In the high-stakes profession of neurosurgery, the bigger you are, the harder you fall. Or so it seems in the nifty first novel by CNN's chief medical correspondent Gupta, who is also a practicing neurosurgeon and nonfiction author. At the Chelsea General Hospital in Michigan, Dr. Ty Wilson is suffering from a serious crisis in confidence after a child dies during an operation. His medical colleagues include George Villanueva, a hulking former NFL player turned ER doctor, and Tina Ridgeway, a meticulous neurosurgeon whose home life is a mess. For quirkiness, there's a patient who undergoes surgery for bleeding cerebral aneurysms and develops an unusual postoperative mania for sketching human ears. For irony, the perfectionist head of surgery makes a jumbo mistake, and a middle-aged Korean neurosurgeon is afflicted with a deadly brain tumor. Despite their flaws, these fictional physicians possess extremely high empathy quotients. They make clinical and personal blunders, yet some attain redemption, and nearly all experience epiphanies. You don't have to be a brain surgeon to write a novel, but with Monday Mornings
, readers will be glad one did.—Booklist
Praise for CHEATING DEATH: "You will be on the edge of your seat as you read the superbly crafted stories of people who have beaten the odds, something I like to think I know quite a bit about. My friend Dr. Sanjay Gupta, America's doctor, has written a page-turner. It's an exciting medical thriller with the compassion, hope, excitement and aspiration that define Sanjay." --Lance Armstrong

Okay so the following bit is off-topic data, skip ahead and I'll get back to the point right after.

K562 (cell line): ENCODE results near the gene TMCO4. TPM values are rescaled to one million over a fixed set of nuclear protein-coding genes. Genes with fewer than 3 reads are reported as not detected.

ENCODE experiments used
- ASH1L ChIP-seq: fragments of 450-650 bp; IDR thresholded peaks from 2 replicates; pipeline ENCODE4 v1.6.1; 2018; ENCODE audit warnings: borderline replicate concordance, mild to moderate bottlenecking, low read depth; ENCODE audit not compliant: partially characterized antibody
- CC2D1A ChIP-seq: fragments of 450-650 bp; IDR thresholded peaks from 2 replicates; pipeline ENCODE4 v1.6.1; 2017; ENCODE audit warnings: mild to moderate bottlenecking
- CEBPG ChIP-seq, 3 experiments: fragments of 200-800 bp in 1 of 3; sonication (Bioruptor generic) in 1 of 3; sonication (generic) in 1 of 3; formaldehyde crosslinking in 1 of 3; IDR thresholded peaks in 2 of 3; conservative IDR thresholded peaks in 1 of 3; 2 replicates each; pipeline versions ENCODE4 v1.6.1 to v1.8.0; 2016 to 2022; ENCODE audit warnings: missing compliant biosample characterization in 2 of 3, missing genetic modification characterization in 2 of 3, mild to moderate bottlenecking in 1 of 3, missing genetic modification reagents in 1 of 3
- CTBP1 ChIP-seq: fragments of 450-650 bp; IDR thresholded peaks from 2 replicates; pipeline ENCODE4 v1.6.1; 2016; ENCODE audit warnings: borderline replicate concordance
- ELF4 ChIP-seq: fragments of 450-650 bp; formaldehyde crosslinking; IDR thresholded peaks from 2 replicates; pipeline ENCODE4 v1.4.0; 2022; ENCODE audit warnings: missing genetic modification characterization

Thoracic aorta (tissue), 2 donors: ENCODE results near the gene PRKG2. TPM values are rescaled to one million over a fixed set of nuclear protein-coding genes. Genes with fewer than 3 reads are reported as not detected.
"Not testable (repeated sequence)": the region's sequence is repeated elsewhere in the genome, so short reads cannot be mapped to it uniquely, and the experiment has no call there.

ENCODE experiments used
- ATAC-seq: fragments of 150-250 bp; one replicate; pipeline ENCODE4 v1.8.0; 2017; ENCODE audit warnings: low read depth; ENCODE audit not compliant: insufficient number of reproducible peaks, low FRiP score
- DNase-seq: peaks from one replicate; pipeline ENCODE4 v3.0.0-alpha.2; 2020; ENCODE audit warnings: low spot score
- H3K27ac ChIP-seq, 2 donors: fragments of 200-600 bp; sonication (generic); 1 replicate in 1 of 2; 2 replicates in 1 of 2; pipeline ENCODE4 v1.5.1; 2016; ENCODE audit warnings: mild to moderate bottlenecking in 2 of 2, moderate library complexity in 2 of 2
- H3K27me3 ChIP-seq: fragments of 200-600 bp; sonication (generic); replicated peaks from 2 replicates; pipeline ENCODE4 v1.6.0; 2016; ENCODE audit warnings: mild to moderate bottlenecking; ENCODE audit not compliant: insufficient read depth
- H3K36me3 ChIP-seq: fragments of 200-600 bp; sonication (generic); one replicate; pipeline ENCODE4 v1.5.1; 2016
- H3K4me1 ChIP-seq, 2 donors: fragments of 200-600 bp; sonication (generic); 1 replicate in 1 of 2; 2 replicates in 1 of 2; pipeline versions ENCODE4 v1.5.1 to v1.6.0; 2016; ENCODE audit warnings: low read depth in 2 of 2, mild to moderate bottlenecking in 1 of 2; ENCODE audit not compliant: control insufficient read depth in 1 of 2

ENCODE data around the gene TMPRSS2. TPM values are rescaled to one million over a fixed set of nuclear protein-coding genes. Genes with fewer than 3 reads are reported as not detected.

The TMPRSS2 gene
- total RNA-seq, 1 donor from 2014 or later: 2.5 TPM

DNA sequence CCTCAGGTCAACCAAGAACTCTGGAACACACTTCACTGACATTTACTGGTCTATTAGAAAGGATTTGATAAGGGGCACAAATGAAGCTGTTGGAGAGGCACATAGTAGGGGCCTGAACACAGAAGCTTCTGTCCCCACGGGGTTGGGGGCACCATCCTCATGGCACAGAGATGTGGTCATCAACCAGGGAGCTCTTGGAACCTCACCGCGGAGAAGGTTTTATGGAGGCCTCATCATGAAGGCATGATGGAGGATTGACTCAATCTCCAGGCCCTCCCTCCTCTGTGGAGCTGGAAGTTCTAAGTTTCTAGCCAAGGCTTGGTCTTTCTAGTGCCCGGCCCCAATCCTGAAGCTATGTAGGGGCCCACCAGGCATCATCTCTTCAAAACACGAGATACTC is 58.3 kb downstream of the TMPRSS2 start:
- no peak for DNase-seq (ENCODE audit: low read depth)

Praise for CHEATING DEATH: "I owe my recovery and my health to medical advances and the remarkable pioneers behind them. In his new book, the World's Doctor, Sanjay Gupta, delivers a breathtaking preview of a coming revolution in medicine that challenges virtually everything we think we know about living and dying. A truly provocative and fascinating reading experience." --President Bill Clinton
About the Author
Sanjay Gupta, MD, is a practicing neurosurgeon at Emory University Hospital and associate chief of service at Grady Memorial Hospital in Atlanta.